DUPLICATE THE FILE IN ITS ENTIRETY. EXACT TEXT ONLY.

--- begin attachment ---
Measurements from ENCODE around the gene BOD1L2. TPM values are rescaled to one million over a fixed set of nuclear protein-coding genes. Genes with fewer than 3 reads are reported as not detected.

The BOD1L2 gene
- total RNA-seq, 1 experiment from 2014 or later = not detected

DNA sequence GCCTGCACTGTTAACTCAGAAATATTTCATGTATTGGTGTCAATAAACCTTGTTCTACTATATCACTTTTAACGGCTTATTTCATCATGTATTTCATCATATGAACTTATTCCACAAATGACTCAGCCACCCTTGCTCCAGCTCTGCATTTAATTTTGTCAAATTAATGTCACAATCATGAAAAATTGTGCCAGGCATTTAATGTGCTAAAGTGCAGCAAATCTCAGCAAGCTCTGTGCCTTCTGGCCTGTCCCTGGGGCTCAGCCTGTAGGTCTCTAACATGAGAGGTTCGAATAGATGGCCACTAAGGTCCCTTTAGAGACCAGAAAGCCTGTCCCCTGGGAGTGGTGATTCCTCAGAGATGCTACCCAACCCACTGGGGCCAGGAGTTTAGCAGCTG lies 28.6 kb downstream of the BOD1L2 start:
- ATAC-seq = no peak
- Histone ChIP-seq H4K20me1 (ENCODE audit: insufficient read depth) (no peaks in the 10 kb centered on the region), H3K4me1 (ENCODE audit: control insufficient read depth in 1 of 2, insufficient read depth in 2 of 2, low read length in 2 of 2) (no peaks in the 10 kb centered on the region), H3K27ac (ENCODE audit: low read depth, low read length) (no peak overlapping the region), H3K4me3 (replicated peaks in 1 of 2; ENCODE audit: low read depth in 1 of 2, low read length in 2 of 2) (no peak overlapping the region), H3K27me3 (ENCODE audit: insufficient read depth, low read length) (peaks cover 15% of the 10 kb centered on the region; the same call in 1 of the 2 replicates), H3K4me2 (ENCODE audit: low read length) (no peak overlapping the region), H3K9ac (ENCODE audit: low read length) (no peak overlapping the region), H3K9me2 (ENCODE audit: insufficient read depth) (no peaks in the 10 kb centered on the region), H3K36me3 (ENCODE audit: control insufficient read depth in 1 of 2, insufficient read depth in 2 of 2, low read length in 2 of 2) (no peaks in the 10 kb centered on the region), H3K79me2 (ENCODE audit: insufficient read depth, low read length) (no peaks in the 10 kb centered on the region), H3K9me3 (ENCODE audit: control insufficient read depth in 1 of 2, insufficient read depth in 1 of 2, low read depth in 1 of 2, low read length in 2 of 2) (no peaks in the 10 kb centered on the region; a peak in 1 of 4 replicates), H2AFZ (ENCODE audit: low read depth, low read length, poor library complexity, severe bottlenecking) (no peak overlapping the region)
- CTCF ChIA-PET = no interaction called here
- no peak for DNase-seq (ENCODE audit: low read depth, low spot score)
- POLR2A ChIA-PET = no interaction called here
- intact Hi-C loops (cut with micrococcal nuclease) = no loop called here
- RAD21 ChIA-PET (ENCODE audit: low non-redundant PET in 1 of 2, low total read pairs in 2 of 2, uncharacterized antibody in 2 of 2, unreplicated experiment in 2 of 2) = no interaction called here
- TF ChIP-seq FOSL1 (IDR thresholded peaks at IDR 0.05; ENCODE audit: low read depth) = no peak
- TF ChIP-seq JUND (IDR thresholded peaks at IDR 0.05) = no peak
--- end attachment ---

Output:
Measurements from ENCODE around the gene BOD1L2. TPM values are rescaled to one million over a fixed set of nuclear protein-coding genes. Genes with fewer than 3 reads are reported as not detected.

The BOD1L2 gene
- total RNA-seq, 1 experiment from 2014 or later = not detected

DNA sequence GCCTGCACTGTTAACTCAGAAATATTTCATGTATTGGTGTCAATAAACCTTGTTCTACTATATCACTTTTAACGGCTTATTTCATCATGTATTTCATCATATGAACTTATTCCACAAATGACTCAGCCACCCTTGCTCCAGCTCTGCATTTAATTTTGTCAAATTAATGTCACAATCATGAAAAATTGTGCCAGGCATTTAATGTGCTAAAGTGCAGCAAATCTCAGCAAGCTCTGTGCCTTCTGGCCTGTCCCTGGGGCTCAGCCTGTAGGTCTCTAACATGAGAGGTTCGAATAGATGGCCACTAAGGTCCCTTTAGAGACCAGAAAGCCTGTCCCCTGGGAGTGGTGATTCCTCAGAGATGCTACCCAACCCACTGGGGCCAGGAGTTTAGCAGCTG lies 28.6 kb downstream of the BOD1L2 start:
- ATAC-seq = no peak
- Histone ChIP-seq H4K20me1 (ENCODE audit: insufficient read depth) (no peaks in the 10 kb centered on the region), H3K4me1 (ENCODE audit: control insufficient read depth in 1 of 2, insufficient read depth in 2 of 2, low read length in 2 of 2) (no peaks in the 10 kb centered on the region), H3K27ac (ENCODE audit: low read depth, low read length) (no peak overlapping the region), H3K4me3 (replicated peaks in 1 of 2; ENCODE audit: low read depth in 1 of 2, low read length in 2 of 2) (no peak overlapping the region), H3K27me3 (ENCODE audit: insufficient read depth, low read length) (peaks cover 15% of the 10 kb centered on the region; the same call in 1 of the 2 replicates), H3K4me2 (ENCODE audit: low read length) (no peak overlapping the region), H3K9ac (ENCODE audit: low read length) (no peak overlapping the region), H3K9me2 (ENCODE audit: insufficient read depth) (no peaks in the 10 kb centered on the region), H3K36me3 (ENCODE audit: control insufficient read depth in 1 of 2, insufficient read depth in 2 of 2, low read length in 2 of 2) (no peaks in the 10 kb centered on the region), H3K79me2 (ENCODE audit: insufficient read depth, low read length) (no peaks in the 10 kb centered on the region), H3K9me3 (ENCODE audit: control insufficient read depth in 1 of 2, insufficient read depth in 1 of 2, low read depth in 1 of 2, low read length in 2 of 2) (no peaks in the 10 kb centered on the region; a peak in 1 of 4 replicates), H2AFZ (ENCODE audit: low read depth, low read length, poor library complexity, severe bottlenecking) (no peak overlapping the region)
- CTCF ChIA-PET = no interaction called here
- no peak for DNase-seq (ENCODE audit: low read depth, low spot score)
- POLR2A ChIA-PET = no interaction called here
- intact Hi-C loops (cut with micrococcal nuclease) = no loop called here
- RAD21 ChIA-PET (ENCODE audit: low non-redundant PET in 1 of 2, low total read pairs in 2 of 2, uncharacterized antibody in 2 of 2, unreplicated experiment in 2 of 2) = no interaction called here
- TF ChIP-seq FOSL1 (IDR thresholded peaks at IDR 0.05; ENCODE audit: low read depth) = no peak
- TF ChIP-seq JUND (IDR thresholded peaks at IDR 0.05) = no peak